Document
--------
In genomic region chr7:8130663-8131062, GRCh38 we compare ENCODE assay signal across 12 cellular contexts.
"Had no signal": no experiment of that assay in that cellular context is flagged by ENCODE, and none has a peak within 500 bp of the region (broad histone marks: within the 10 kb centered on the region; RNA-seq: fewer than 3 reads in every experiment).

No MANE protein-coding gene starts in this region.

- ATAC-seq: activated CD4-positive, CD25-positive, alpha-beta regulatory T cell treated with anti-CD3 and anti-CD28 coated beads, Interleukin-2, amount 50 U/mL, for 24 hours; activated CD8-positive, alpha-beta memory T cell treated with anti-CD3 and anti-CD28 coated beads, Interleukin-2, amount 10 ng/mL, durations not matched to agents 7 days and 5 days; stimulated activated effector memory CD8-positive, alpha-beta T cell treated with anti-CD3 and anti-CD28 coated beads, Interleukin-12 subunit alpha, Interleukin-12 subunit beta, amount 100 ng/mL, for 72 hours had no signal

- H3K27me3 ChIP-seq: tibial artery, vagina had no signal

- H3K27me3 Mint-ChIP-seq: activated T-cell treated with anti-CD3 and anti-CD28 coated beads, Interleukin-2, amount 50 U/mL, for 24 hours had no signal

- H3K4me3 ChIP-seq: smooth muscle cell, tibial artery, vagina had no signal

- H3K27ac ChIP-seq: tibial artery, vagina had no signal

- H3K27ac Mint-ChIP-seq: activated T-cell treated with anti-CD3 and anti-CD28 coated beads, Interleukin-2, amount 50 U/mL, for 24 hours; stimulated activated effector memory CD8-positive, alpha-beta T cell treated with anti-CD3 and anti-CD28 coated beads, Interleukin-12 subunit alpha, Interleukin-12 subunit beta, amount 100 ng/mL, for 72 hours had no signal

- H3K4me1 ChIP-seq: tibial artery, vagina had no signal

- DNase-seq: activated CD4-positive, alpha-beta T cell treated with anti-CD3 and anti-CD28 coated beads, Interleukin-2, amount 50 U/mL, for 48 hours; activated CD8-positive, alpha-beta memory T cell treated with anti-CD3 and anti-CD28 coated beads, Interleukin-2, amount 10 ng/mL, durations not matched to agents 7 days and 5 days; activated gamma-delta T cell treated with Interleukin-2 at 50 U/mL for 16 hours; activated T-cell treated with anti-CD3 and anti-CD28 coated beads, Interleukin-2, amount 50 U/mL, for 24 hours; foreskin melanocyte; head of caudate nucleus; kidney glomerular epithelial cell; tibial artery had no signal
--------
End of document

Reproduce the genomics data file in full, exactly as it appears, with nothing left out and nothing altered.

In genomic region chr7:8130663-8131062, GRCh38 we compare ENCODE assay signal across 12 cellular contexts.
"Had no signal": no experiment of that assay in that cellular context is flagged by ENCODE, and none has a peak within 500 bp of the region (broad histone marks: within the 10 kb centered on the region; RNA-seq: fewer than 3 reads in every experiment).

No MANE protein-coding gene starts in this region.

- ATAC-seq: activated CD4-positive, CD25-positive, alpha-beta regulatory T cell treated with anti-CD3 and anti-CD28 coated beads, Interleukin-2, amount 50 U/mL, for 24 hours; activated CD8-positive, alpha-beta memory T cell treated with anti-CD3 and anti-CD28 coated beads, Interleukin-2, amount 10 ng/mL, durations not matched to agents 7 days and 5 days; stimulated activated effector memory CD8-positive, alpha-beta T cell treated with anti-CD3 and anti-CD28 coated beads, Interleukin-12 subunit alpha, Interleukin-12 subunit beta, amount 100 ng/mL, for 72 hours had no signal

- H3K27me3 ChIP-seq: tibial artery, vagina had no signal

- H3K27me3 Mint-ChIP-seq: activated T-cell treated with anti-CD3 and anti-CD28 coated beads, Interleukin-2, amount 50 U/mL, for 24 hours had no signal

- H3K4me3 ChIP-seq: smooth muscle cell, tibial artery, vagina had no signal

- H3K27ac ChIP-seq: tibial artery, vagina had no signal

- H3K27ac Mint-ChIP-seq: activated T-cell treated with anti-CD3 and anti-CD28 coated beads, Interleukin-2, amount 50 U/mL, for 24 hours; stimulated activated effector memory CD8-positive, alpha-beta T cell treated with anti-CD3 and anti-CD28 coated beads, Interleukin-12 subunit alpha, Interleukin-12 subunit beta, amount 100 ng/mL, for 72 hours had no signal

- H3K4me1 ChIP-seq: tibial artery, vagina had no signal

- DNase-seq: activated CD4-positive, alpha-beta T cell treated with anti-CD3 and anti-CD28 coated beads, Interleukin-2, amount 50 U/mL, for 48 hours; activated CD8-positive, alpha-beta memory T cell treated with anti-CD3 and anti-CD28 coated beads, Interleukin-2, amount 10 ng/mL, durations not matched to agents 7 days and 5 days; activated gamma-delta T cell treated with Interleukin-2 at 50 U/mL for 16 hours; activated T-cell treated with anti-CD3 and anti-CD28 coated beads, Interleukin-2, amount 50 U/mL, for 24 hours; foreskin melanocyte; head of caudate nucleus; kidney glomerular epithelial cell; tibial artery had no signal